HMAS Pirie (I)
Bathurst Class
Australian Minesweeper
Broken Hill Pty Ltd, Whyalla
Laid Down
19 May 1941
3 December 1941
Launched by
Mrs Kleeman, wife of Whyalla Superintendent, Broken Hill Pty Ltd
10 October 1942
5 April 1946
Transferred to the Turkish Navy in which she served until 1984
Dimensions & Displacement
Displacement 733 tons
Length 186 feet
Beam 31 feet
Draught 8 feet 6 inches
Speed 15 knots
Crew 85
Machinery Triple expansion, 2 shafts
Horsepower 2,000
  • 1 x 12-pounder gun (later 1 x 4-inch gun)
  • 1 x Bofors (later 2)
  • 1 Bren light machine gun
  • 2 Thompson sub-machine guns
Other Armament
  • 3 x Oerlikons (later 2)
  • Depth charge chutes and throwers
  • 40 Mk VII depth charges
  • Types A272 & A286Q
  • Type 253 IFF
Sonars Type 128 BC ASDIC
Battle Honours

HMAS Pirie was one of sixty Australian Minesweepers (commonly known as corvettes) built during World War II in Australian shipyards as part of the Commonwealth Government's wartime shipbuilding programme. Twenty (including Pirie) were built on Admiralty order but manned and commissioned by the Royal Australian Navy. Thirty six were built for the Royal Australian Navy and four for the Royal Indian Navy.

HMAS Pirie was laid down on 9 May 1941 and was launched by Mrs Kleeman, wife of Whyalla Superintendent, Broken Hill Pty Ltd on 3 December 1941. She commissioned at Whyalla on 10 October 1942 under the command of Lieutenant Commander Charles F Mills, RAN (Emergency List).

HMAS Pirie's launch at Whyalla, 3 December 1941.
HMAS Pirie's ship's bell recording the year of her commissioning in the RAN.
HMAS Pirie's ship's bell recording the year of her commissioning in the RAN.

Pirie completed her working up period in home waters in December 1942 before being assigned to convoy escort duty operating between Queensland, New South Wales and New Guinea.

She was at Milne Bay on 24 March 1943, when 27 enemy aircraft passed overhead en route to attack shore targets. Off Oro Bay (New Guinea) on 11 April 1943, Pirie was escorting the British vessel SS Hanyang as part of Operation LILLIPUT, the reinforcement, supply and development of the Buna-Gona area after its capture. Pirie was subjected to a particularly determined attack by a large force of Japanese fighters and dive bombers. She experienced six very close misses and one direct hit which struck the bullet proof canopy over the bridge, penetrated it, glanced off the helmsman's protective apron, struck and killed instantly the Gunnery Officer and then striking the upper deck, exploded killing six ratings and wounding four others. Fortunately after hitting Pirie the enemy broke off the attack having lost several aircraft hit by close range anti-aircraft fire.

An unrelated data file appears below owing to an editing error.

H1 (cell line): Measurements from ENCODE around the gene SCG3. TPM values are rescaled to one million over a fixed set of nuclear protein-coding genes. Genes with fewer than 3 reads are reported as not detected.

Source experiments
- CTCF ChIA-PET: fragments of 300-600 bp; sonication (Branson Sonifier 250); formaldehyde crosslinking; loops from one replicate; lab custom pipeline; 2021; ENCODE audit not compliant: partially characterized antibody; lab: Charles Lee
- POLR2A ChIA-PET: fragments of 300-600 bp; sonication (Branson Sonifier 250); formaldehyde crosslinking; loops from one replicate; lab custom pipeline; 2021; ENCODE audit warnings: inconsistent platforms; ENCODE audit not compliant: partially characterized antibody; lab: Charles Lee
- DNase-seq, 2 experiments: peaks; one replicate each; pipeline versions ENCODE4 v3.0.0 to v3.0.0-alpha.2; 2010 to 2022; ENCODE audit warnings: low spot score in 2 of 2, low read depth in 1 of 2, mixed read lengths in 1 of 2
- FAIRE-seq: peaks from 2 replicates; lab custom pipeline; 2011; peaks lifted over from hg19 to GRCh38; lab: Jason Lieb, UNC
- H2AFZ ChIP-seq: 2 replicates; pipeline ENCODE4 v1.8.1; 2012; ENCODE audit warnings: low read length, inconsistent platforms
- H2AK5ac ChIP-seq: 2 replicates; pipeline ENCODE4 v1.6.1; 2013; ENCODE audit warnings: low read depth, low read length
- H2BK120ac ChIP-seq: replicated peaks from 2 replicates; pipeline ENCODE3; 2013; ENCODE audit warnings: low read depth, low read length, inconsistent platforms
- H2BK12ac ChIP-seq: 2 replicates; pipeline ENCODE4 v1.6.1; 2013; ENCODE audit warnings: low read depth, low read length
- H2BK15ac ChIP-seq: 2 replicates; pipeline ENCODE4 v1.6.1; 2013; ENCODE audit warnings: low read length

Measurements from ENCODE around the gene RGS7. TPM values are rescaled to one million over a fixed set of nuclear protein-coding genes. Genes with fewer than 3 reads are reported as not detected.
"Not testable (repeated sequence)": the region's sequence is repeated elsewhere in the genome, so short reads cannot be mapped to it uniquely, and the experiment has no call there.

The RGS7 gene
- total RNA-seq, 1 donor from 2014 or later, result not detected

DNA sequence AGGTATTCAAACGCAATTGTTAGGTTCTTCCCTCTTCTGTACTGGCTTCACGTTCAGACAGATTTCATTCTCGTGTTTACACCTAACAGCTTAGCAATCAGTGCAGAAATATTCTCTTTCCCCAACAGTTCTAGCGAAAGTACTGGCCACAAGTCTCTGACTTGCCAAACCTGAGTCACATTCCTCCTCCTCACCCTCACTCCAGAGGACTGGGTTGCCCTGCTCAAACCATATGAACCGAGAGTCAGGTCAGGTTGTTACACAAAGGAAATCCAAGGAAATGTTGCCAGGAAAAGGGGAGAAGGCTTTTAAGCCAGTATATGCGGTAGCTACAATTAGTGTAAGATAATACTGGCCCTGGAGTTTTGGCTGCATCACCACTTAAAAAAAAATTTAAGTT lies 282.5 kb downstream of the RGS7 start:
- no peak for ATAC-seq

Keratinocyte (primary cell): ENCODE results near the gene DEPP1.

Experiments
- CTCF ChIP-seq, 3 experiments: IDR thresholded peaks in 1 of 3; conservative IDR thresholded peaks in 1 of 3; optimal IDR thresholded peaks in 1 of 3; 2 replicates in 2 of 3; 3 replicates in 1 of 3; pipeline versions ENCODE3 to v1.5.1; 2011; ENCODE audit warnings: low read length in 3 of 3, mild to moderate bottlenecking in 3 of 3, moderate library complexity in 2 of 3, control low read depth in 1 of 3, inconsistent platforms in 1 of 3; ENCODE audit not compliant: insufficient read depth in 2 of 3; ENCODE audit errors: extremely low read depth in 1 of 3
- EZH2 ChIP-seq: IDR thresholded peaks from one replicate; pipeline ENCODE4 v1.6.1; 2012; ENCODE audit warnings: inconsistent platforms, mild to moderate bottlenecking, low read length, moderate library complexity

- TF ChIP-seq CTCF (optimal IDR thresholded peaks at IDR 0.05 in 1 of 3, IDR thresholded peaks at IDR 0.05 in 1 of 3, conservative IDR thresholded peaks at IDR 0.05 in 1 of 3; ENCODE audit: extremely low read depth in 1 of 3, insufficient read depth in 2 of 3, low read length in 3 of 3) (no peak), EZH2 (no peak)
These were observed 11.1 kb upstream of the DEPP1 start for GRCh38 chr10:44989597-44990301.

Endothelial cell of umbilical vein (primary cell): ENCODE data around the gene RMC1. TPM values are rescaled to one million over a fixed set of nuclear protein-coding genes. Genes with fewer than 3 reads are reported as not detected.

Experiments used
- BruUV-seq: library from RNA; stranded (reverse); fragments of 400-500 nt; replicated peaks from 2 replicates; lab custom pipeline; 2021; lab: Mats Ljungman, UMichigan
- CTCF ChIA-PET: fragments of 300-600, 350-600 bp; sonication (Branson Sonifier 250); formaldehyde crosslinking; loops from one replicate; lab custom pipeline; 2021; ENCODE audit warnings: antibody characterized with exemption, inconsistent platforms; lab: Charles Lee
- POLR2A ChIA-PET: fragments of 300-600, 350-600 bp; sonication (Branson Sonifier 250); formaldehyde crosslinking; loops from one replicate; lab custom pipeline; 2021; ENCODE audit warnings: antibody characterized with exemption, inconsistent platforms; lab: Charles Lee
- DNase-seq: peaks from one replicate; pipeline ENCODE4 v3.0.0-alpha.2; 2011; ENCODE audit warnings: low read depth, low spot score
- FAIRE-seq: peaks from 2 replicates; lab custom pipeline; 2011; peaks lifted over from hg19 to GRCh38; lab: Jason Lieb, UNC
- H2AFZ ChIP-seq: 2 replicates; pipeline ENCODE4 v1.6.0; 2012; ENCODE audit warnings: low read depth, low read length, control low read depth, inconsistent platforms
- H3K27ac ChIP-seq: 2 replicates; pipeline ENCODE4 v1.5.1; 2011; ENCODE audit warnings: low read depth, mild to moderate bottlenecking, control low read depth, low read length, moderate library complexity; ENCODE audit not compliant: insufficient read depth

Damage to HMAS Pirie's forward deck and superstructure necessitated in her returning to Australia to undergo repairs.

Repairs were completed in May 1943 and Pirie resumed operations escorting convoys proceeding between the Australian east coast and New Guinea. At this time Japanese offensive submarine operations in Australian waters were drawing to a close after being active for several months. Following Pirie's return to service only two ships were lost in Australian waters as a result of Japanese submarine attacks. These were the hospital ship Centaur, which was lost with 268 lives on 14 May 1943, and the United States vessel SS Protmar, which was torpedoed and sunk off the New South Wales coast on 16 June 1943.